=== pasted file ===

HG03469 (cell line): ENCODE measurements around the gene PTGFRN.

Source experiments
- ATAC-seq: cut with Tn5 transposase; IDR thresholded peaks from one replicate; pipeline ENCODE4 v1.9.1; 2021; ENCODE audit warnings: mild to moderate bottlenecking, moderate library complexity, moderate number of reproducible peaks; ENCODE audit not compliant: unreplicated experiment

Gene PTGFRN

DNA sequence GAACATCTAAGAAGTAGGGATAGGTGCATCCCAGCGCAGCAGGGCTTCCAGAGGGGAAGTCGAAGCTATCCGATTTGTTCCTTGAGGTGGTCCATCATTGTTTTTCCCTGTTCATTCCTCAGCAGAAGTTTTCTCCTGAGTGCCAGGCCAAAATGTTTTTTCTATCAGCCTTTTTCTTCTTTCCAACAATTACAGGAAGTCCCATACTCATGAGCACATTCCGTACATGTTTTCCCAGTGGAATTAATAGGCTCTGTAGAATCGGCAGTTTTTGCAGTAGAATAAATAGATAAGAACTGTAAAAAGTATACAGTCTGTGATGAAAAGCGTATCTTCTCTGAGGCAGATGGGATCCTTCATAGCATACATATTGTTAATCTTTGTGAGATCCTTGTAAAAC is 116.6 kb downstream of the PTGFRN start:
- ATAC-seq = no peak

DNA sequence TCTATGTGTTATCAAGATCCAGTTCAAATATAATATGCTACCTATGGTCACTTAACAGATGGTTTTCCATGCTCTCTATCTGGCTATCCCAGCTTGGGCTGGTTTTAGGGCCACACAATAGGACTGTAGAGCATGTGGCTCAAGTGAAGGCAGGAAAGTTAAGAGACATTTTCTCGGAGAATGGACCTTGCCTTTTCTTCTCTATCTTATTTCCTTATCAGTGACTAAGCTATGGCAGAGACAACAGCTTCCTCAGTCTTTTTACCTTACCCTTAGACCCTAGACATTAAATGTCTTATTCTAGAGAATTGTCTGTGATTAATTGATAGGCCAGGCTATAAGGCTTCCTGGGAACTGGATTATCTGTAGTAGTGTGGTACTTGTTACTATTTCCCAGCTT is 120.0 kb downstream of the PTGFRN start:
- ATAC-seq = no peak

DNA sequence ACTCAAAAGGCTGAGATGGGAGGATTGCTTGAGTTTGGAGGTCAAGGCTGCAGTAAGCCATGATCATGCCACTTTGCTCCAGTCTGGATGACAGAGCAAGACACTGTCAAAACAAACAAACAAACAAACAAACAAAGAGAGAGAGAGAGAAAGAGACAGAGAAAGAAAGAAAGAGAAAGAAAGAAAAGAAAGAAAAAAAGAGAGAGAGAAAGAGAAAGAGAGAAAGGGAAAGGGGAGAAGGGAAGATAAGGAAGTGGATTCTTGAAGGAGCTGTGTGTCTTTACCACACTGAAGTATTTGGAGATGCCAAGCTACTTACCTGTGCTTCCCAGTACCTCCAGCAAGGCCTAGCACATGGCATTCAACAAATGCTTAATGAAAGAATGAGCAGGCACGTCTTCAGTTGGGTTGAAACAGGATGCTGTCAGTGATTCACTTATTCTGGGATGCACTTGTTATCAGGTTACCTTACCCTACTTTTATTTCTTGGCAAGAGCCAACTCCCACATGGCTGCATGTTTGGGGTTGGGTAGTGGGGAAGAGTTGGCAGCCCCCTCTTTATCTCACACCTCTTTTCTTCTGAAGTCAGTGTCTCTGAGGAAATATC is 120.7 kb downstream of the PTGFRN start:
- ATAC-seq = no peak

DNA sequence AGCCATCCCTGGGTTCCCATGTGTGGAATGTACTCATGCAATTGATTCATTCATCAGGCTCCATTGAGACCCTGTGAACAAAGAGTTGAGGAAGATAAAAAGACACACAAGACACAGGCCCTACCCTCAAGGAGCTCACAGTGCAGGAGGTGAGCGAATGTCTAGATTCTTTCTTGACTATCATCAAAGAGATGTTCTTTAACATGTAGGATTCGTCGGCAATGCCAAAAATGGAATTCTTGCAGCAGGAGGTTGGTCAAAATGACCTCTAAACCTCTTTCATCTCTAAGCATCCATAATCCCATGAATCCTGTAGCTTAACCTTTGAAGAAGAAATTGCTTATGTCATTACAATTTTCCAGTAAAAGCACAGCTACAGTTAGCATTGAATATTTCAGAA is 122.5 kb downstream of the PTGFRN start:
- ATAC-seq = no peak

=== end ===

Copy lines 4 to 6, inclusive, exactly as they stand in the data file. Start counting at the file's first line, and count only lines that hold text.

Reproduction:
Gene PTGFRN

DNA sequence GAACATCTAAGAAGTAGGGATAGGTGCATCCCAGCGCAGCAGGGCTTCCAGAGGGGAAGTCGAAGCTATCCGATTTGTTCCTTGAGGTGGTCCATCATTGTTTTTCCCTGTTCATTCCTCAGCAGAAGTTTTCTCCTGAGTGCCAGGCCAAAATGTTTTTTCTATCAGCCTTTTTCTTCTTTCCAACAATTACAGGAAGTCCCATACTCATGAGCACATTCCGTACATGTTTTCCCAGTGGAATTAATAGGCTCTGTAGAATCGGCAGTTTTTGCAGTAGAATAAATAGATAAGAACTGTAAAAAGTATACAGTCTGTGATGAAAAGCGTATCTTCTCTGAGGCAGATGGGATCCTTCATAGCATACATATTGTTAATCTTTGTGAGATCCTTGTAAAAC is 116.6 kb downstream of the PTGFRN start:
- ATAC-seq = no peak